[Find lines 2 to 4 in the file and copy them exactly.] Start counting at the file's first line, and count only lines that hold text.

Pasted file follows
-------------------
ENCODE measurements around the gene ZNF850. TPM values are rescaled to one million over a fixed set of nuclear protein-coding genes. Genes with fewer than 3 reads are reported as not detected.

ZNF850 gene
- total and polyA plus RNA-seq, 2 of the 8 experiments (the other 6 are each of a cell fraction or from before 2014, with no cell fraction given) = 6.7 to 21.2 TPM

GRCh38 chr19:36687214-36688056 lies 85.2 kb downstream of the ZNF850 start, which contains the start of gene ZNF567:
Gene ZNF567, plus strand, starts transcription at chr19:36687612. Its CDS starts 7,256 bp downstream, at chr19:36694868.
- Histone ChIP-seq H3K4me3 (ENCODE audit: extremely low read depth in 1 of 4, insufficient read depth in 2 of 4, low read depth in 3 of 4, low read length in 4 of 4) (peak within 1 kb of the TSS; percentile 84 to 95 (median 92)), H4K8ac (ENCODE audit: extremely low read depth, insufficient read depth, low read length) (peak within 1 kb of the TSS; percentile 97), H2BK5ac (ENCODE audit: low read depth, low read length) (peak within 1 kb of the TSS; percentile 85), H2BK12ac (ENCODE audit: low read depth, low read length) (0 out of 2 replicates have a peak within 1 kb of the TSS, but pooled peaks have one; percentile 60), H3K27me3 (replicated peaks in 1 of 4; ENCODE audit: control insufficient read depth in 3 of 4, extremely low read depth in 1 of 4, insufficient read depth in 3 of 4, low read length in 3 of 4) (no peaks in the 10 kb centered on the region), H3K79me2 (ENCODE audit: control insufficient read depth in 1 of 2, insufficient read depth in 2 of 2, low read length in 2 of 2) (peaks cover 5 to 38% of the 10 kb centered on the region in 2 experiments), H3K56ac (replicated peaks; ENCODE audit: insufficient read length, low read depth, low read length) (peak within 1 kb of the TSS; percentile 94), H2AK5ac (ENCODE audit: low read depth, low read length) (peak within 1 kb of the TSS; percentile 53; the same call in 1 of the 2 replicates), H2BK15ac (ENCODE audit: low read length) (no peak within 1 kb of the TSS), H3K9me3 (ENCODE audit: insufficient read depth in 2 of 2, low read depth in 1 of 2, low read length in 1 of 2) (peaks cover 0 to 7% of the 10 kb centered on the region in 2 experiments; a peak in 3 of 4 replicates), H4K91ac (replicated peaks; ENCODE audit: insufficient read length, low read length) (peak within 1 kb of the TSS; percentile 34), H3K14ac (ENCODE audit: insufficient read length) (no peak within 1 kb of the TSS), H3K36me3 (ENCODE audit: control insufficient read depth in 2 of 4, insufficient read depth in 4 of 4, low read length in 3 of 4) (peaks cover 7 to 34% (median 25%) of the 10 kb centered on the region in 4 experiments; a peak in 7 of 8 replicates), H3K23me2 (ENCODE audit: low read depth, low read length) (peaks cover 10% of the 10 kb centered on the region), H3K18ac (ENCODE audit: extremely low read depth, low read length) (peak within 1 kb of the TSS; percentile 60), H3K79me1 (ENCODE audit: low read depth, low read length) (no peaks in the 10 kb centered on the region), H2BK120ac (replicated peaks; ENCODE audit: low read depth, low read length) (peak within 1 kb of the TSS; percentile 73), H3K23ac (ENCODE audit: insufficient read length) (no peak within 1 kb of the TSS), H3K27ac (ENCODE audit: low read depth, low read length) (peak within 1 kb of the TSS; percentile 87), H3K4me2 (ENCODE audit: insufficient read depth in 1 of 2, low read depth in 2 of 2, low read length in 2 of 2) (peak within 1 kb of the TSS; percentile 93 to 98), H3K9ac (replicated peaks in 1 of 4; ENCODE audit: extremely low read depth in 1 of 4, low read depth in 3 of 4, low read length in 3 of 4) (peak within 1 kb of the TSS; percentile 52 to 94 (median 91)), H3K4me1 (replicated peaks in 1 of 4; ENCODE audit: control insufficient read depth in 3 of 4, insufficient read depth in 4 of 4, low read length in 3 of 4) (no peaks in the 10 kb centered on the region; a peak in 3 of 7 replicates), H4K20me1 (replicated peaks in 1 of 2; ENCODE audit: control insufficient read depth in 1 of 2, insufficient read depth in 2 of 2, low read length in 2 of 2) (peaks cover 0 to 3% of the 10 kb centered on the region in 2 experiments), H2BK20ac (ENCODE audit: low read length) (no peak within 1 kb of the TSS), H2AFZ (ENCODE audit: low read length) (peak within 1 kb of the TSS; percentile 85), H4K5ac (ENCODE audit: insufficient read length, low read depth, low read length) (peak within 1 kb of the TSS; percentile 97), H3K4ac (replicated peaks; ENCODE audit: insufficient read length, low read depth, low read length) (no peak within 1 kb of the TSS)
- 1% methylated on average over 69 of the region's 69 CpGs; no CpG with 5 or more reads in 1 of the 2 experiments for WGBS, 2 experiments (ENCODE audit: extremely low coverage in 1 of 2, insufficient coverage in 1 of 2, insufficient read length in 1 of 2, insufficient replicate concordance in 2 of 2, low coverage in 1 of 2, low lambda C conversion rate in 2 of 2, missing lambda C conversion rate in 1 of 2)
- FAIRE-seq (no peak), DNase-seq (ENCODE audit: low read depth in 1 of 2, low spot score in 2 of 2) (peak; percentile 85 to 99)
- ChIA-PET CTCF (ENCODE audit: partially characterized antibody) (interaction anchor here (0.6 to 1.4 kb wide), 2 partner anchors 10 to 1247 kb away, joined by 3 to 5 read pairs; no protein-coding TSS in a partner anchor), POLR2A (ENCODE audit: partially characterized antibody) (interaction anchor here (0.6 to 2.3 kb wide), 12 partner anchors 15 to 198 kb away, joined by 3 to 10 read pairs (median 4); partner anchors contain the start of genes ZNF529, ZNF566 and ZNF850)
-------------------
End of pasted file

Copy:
ZNF850 gene
- total and polyA plus RNA-seq, 2 of the 8 experiments (the other 6 are each of a cell fraction or from before 2014, with no cell fraction given) = 6.7 to 21.2 TPM

GRCh38 chr19:36687214-36688056 lies 85.2 kb downstream of the ZNF850 start, which contains the start of gene ZNF567: